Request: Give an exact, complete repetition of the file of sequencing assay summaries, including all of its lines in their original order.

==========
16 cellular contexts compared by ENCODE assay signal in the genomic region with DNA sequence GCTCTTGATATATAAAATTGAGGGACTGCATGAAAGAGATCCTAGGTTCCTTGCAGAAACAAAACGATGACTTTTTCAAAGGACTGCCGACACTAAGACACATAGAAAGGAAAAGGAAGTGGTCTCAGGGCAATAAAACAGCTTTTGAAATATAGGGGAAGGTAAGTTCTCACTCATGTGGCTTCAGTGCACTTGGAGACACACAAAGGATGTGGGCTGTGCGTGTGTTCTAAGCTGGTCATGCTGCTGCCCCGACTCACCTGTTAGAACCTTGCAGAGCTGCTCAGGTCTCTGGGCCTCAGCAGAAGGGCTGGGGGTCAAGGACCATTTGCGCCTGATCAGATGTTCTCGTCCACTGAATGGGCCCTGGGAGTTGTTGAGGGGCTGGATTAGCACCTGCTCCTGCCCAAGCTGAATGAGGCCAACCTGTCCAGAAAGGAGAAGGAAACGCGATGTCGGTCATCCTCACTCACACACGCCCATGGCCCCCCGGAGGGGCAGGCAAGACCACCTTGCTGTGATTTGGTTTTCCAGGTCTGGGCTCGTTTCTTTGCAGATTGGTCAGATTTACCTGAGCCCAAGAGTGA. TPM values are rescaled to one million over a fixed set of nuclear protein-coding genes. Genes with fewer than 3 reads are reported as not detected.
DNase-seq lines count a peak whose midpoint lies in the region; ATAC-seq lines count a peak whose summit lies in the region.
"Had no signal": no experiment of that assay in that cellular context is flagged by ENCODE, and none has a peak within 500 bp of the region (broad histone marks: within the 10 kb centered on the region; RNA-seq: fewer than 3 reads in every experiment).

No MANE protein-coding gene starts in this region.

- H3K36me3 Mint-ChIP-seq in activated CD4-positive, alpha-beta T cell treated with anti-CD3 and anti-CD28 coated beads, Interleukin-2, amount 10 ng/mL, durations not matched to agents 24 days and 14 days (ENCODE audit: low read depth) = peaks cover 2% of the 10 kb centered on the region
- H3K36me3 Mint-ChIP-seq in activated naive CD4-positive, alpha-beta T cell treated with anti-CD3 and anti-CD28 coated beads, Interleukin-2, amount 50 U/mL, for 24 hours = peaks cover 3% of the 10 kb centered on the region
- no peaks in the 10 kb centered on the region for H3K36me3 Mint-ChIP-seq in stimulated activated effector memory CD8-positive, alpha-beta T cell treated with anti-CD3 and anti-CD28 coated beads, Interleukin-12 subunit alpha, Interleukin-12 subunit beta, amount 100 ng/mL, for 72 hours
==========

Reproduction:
16 cellular contexts compared by ENCODE assay signal in the genomic region with DNA sequence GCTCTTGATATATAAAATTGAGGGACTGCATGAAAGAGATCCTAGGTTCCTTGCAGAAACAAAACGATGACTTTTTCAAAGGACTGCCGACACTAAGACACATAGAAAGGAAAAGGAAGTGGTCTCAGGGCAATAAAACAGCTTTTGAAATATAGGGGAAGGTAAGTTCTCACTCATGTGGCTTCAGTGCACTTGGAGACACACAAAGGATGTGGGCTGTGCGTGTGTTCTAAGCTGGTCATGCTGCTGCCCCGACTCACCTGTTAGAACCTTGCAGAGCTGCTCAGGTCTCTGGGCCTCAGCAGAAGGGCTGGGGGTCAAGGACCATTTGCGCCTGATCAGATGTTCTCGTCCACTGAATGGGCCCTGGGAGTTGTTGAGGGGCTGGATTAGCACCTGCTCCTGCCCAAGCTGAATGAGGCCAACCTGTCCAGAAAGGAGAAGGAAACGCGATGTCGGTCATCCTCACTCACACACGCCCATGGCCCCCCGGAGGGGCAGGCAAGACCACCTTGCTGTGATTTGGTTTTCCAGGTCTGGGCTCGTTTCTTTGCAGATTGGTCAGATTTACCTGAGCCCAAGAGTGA. TPM values are rescaled to one million over a fixed set of nuclear protein-coding genes. Genes with fewer than 3 reads are reported as not detected.
DNase-seq lines count a peak whose midpoint lies in the region; ATAC-seq lines count a peak whose summit lies in the region.
"Had no signal": no experiment of that assay in that cellular context is flagged by ENCODE, and none has a peak within 500 bp of the region (broad histone marks: within the 10 kb centered on the region; RNA-seq: fewer than 3 reads in every experiment).

No MANE protein-coding gene starts in this region.

- H3K36me3 Mint-ChIP-seq in activated CD4-positive, alpha-beta T cell treated with anti-CD3 and anti-CD28 coated beads, Interleukin-2, amount 10 ng/mL, durations not matched to agents 24 days and 14 days (ENCODE audit: low read depth) = peaks cover 2% of the 10 kb centered on the region
- H3K36me3 Mint-ChIP-seq in activated naive CD4-positive, alpha-beta T cell treated with anti-CD3 and anti-CD28 coated beads, Interleukin-2, amount 50 U/mL, for 24 hours = peaks cover 3% of the 10 kb centered on the region
- no peaks in the 10 kb centered on the region for H3K36me3 Mint-ChIP-seq in stimulated activated effector memory CD8-positive, alpha-beta T cell treated with anti-CD3 and anti-CD28 coated beads, Interleukin-12 subunit alpha, Interleukin-12 subunit beta, amount 100 ng/mL, for 72 hours